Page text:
Prosecutors often exercise their discretion on a case-by-case basis. But they also make categorical decisions not to enforce criminal laws. Sometimes they do so because they want to spend their limited resources fighting other types of crimes; sometimes they do so because the law simply no longer reflects current social values. Massachusetts is no exception.
Until this past July, Massachusetts outlawed unmarried sex. Needless to say, that law went unenforced. No reasonable person would say that prosecutors across the state acted unethically when they did not attempt to enforce that law.

Some might object that, even if an elected prosecutor has formal non-enforcement policies, she should not announce those policies to the public because it might encourage illegal behavior. For example, one might think that Rollins’ statement that she is not going to prosecute minors who possess alcohol will lead to more teenage drinking. Significant research, however, suggests that this sort of reasoning is not borne out in practice.

The possibility of criminal enforcement is not the only, or even the main, reason that people obey the law. They worry about other, noncriminal consequences. Most teenagers who do not drink, for instance, are worried about getting good grades; their relationships with their parents, coaches, or friends; or even preserving their own self-image. They are generally not avoiding alcohol because they are worried about going to jail.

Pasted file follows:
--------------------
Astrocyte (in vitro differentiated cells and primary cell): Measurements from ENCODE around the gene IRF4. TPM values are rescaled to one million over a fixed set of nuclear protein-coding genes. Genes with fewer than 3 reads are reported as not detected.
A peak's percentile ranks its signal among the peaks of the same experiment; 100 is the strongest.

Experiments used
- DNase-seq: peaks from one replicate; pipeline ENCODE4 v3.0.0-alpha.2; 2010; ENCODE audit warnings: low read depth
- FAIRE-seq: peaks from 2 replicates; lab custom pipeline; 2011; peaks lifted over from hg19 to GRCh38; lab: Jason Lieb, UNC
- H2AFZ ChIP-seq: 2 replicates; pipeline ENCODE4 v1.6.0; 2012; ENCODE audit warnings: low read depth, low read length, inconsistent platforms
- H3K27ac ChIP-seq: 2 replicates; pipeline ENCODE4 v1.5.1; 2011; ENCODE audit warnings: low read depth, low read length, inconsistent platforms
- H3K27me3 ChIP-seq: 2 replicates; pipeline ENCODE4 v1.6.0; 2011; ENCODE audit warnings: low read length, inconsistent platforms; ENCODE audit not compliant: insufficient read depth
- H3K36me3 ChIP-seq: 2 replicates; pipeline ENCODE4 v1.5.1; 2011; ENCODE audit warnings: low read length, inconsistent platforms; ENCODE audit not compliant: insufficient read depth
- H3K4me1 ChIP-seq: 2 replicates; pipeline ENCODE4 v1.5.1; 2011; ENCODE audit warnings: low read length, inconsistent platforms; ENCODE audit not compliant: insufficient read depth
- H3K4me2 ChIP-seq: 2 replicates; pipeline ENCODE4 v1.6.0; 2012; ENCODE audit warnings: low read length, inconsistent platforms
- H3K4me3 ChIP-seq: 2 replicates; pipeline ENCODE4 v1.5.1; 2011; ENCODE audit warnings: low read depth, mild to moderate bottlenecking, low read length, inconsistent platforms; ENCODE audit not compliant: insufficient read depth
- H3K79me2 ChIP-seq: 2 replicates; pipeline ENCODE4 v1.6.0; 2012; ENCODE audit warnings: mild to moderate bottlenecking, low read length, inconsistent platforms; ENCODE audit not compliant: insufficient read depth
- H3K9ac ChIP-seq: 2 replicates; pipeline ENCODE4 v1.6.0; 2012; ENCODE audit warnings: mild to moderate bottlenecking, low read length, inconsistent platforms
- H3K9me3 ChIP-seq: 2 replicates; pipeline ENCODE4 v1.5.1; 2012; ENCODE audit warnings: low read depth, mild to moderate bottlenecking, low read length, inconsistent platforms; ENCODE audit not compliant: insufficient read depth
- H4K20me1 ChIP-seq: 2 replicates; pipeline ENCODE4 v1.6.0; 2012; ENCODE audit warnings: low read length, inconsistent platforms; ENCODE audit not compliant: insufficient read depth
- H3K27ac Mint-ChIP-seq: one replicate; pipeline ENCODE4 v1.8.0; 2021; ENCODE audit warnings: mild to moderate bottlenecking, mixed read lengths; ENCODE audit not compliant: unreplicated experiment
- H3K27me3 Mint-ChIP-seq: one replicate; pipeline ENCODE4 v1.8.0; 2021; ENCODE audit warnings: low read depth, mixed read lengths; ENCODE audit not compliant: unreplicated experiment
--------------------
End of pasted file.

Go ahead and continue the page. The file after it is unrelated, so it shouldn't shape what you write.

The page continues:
Public non-enforcement announcements also have affirmative benefits. They help ensure that law enforcement does not apply laws in an arbitrary or discriminatory fashion. If non-enforcement policies are made widely known, then defense attorneys and the general public can draw attention to cases where office policy is not being followed. This external scrutiny does not simply encourage prosecutors to obey the decisions of their elected bosses; it also helps to prevent law enforcement from using overly broad or rarely enforced laws as a pretext for racial or other discrimination.

More important, public announcements make prosecutors democratically accountable for their enforcement policies. All prosecutors make decisions not to enforce laws. But most do not publicize those decisions. These unannounced non-enforcement policies hinder the public’s ability to make informed voting decisions or to give feedback to elected prosecutors about how they have chosen to use their discretion.

In announcing this list of crimes, Rollins has ensured some measure of legitimacy and accountability for her decisions. Reasonable people can disagree about the particular list of crimes Rollins has chosen not to enforce. But remember, Boston voters elected Rollins after she stated her policy. Voters in other parts of the country also live under similar nonprosecution policies, whether they are announced publicly or not.

The National Police Association hasn’t identified an ethical lapse. What it’s identified is a public official allowing her constituents to hold her accountable. That is something that we should celebrate, not condemn.